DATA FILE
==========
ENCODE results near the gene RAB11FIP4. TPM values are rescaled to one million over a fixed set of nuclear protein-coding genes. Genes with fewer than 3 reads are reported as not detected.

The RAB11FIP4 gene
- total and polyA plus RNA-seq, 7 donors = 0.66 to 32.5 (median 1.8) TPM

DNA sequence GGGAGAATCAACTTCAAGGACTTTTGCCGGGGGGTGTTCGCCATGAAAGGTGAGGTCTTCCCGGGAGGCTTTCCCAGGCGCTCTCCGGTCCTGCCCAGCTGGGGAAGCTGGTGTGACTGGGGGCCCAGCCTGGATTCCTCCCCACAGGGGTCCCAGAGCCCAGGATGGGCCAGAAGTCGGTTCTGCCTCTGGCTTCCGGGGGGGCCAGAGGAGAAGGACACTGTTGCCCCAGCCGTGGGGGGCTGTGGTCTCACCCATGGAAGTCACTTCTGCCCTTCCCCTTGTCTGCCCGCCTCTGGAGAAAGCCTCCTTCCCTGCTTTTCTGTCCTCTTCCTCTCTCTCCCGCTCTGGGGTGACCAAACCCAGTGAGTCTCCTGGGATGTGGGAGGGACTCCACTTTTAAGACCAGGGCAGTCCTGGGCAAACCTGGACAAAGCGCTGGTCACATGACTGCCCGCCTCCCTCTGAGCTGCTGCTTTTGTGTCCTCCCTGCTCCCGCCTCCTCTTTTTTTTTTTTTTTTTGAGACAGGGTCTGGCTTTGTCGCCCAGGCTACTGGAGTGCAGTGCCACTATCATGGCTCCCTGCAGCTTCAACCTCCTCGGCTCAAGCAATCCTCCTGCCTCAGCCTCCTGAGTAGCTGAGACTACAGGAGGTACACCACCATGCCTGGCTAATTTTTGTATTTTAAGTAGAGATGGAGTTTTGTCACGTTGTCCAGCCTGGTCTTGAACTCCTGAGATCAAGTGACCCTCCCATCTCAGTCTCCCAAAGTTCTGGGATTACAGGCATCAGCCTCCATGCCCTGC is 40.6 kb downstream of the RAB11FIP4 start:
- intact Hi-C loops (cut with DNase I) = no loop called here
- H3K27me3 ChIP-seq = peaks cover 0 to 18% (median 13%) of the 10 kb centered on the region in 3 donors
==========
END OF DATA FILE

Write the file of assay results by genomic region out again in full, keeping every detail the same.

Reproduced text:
ENCODE results near the gene RAB11FIP4. TPM values are rescaled to one million over a fixed set of nuclear protein-coding genes. Genes with fewer than 3 reads are reported as not detected.

The RAB11FIP4 gene
- total and polyA plus RNA-seq, 7 donors = 0.66 to 32.5 (median 1.8) TPM

DNA sequence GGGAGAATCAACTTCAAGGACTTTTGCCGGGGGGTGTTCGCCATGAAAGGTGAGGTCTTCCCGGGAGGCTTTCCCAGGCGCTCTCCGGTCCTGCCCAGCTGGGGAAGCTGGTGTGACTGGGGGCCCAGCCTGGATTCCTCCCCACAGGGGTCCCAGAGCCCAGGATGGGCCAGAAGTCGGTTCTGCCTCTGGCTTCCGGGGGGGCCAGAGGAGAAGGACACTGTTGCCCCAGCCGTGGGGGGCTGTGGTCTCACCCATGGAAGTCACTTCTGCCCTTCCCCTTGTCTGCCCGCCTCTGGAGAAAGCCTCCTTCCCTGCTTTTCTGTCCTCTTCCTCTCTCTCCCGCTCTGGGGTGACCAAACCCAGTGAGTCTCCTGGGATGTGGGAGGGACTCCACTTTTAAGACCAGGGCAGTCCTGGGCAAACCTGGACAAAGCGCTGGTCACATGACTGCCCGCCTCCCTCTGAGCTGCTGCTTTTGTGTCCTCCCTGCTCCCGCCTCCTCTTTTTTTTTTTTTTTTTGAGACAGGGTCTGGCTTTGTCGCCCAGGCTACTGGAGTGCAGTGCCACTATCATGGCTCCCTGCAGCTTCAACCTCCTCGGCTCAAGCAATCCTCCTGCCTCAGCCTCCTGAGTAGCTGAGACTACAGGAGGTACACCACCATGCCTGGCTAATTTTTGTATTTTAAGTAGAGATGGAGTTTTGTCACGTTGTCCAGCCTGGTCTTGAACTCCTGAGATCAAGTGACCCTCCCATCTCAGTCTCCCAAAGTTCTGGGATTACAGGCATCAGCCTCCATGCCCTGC is 40.6 kb downstream of the RAB11FIP4 start:
- intact Hi-C loops (cut with DNase I) = no loop called here
- H3K27me3 ChIP-seq = peaks cover 0 to 18% (median 13%) of the 10 kb centered on the region in 3 donors